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NICE takes aim at ineffective treatments

Published on 07/09/06 at 01:03pm

NICE is to review use of ineffective treatments by the NHS with the aim of saving millions of pounds - money the government says could be reinvested into medicines and new clinical procedures.

Earlier this year, the chief medical officer highlighted wasteful NHS spending on established procedures with no proven value, such as the 21 million pound annual cost of unnecessary tonsillectomies and hysterectomies

Health minister Andy Burnham said: "This is not about cutting services that benefit patients. New drugs and treatments are continually emerging and trusts have to make difficult decisions about how to invest funding.

"NICE has an excellent track record in identifying and recommending the most effective new treatments for widespread use in the NHS. But we need to ensure that we balance this with better advice on unnecessary and ineffective interventions that can be stopped."

To achieve this, NICE will develop new guidelines on existing treatments and recommendation reminders to highlight its existing guidance and a series of commissioning guides.

NICE chief executive Andrew Dillon said: "NICE already advises the NHS on when it should invest in new drugs and treatments that work well for patients.

Its common sense for us to also advise the NHS on when it is appropriate to stop using treatments that don't benefit patients or do not represent good value for money where there are better alternatives available."

The areas to be covered have not yet been finalised and NICE will work with healthcare professionals to identify those that would benefit from the new type of guidance.

Doctors' leaders said they were in favour of national guidelines to promote the most effective treatment options for patients, but warned against restricting clinical freedom.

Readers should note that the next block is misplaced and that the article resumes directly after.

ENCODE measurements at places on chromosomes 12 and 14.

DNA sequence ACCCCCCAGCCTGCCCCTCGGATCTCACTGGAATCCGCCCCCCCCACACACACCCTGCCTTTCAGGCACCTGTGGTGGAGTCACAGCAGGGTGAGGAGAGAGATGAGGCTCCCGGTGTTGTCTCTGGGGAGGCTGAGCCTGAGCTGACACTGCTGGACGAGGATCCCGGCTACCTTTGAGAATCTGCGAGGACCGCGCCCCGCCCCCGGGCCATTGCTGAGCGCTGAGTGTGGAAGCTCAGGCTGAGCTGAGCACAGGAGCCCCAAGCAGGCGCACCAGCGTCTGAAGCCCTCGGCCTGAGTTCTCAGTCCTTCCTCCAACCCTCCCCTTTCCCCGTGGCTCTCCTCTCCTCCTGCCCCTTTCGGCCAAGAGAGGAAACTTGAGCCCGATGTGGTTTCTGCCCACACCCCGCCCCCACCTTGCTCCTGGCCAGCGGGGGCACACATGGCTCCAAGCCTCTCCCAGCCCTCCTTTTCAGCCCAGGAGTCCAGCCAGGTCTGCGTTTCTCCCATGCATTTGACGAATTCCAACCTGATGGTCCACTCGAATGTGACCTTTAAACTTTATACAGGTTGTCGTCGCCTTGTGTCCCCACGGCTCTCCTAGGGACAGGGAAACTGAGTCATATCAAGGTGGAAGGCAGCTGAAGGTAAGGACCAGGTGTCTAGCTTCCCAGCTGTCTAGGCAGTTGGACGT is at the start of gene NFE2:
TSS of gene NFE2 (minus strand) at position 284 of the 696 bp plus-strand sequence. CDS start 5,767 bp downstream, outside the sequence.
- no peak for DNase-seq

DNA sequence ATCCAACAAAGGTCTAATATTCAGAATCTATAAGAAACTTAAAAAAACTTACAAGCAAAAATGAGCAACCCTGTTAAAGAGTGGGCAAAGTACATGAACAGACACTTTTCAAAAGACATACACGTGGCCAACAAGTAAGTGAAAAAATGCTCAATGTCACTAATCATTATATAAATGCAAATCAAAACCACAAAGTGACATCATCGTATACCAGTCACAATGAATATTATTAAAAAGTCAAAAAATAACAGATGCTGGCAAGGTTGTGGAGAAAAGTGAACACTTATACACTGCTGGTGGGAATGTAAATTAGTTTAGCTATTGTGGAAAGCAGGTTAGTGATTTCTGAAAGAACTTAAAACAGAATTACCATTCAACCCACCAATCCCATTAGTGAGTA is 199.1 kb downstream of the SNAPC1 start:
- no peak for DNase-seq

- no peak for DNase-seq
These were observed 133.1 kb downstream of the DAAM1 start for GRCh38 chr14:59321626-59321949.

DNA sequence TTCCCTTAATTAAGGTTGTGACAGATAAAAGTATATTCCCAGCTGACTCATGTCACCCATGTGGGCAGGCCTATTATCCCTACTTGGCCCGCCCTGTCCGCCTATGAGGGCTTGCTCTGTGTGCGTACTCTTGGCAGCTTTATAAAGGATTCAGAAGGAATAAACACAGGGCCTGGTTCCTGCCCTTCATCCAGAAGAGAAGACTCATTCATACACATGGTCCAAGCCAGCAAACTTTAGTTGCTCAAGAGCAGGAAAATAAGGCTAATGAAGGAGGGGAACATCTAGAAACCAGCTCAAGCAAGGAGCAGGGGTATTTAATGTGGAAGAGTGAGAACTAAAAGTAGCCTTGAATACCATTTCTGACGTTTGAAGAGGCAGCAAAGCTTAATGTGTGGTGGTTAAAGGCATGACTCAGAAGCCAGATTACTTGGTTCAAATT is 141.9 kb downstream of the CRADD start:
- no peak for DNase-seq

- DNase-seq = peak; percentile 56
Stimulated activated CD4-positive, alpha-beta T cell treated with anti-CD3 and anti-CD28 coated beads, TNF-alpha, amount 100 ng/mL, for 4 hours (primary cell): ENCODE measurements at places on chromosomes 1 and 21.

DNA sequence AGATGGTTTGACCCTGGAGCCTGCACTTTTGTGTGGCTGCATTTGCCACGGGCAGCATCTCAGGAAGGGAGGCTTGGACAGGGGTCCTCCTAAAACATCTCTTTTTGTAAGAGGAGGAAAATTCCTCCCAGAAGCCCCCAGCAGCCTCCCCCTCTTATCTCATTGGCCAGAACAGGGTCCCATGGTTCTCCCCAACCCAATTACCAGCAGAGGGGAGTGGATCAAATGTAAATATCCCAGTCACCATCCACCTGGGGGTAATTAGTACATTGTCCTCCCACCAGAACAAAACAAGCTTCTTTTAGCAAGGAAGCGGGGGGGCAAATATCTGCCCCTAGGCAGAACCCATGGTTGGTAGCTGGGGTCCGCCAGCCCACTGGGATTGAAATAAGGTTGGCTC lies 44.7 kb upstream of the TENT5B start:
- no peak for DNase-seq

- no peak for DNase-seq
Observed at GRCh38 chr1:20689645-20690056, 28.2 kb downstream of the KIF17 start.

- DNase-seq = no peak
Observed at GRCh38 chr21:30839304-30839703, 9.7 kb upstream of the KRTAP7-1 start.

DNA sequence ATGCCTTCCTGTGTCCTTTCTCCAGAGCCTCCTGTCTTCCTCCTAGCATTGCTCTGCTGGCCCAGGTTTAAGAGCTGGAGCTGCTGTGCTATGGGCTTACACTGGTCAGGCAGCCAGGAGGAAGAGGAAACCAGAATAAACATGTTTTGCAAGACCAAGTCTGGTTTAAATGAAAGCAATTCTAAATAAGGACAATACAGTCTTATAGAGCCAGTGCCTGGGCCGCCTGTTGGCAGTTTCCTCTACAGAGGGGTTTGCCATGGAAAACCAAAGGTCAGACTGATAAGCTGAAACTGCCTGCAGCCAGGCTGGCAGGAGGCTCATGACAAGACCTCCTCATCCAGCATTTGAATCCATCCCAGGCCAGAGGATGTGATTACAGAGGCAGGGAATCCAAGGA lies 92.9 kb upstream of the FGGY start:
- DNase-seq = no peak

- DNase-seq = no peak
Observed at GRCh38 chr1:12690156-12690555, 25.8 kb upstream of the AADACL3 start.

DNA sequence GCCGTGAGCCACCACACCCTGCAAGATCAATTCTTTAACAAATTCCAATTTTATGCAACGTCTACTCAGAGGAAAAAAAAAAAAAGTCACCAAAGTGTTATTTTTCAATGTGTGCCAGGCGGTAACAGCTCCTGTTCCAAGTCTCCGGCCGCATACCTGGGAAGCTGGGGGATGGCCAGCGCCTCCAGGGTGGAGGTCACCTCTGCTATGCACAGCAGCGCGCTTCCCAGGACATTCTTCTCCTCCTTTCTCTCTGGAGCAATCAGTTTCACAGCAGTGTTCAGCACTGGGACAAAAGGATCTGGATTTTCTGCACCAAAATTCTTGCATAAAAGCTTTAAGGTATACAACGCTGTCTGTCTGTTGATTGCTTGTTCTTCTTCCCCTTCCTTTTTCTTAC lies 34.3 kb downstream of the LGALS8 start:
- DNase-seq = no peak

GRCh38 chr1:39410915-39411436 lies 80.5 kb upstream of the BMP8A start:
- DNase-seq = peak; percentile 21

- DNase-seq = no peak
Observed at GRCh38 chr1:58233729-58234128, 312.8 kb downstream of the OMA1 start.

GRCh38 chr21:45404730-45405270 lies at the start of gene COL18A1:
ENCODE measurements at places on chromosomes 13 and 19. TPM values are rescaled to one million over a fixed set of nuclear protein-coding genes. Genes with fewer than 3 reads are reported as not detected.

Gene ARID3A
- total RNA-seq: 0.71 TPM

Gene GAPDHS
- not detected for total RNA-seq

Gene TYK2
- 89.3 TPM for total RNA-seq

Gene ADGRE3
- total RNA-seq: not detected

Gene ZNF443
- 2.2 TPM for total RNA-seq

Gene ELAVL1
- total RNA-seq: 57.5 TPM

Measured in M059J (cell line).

Deputy chairman of the BMA Dr Sam Everington said: "We would not want to see a blanket ban imposed on certain treatments since there may be occasions where individual patients, with specific health needs, would necessitate a particular intervention.

"Decisions taken by NICE must therefore allow for such treatments to be available for patients whose health outcomes would improve."

Above all, Everington said, the new guidance must be based primarily on clinical evidence and not be merely a cost-cutting exercise.

The new technology appraisals and clinical guidelines will be issued for treatments currently used by the NHS where evidence suggests they are no longer appropriate or effective, such as antibiotics to treat children with sore throats.

The Institute's recommendation reminders will highlight existing NICE guidance that advise the NHS to stop an intervention that is ineffective or poor value for money.

For example, the treatment of patients with end-stage renal failure takes up approximately 2% of the NHS budget and the haemodialysis these patients need is as effective whether it is carried out at home or in a hospital.

If 15% of patients, the amount who have expressed a preference for home treatment, could be transferred to home haemodialysis it could save the NHS 9.7 million pounds.

The commissioning guides will offer practical advice for NHS commissioners on how to commission routine services in line with current NICE recommendations. One of the first of these will focus on upper gastrointestinal endoscopy, an area already covered by NICE guidelines on dyspepsia and referral for suspected cancer.

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